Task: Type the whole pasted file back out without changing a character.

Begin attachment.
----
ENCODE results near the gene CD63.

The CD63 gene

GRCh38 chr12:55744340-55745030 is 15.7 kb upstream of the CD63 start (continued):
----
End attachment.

ENCODE results near the gene CD63.

The CD63 gene

GRCh38 chr12:55744340-55745030 is 15.7 kb upstream of the CD63 start (continued):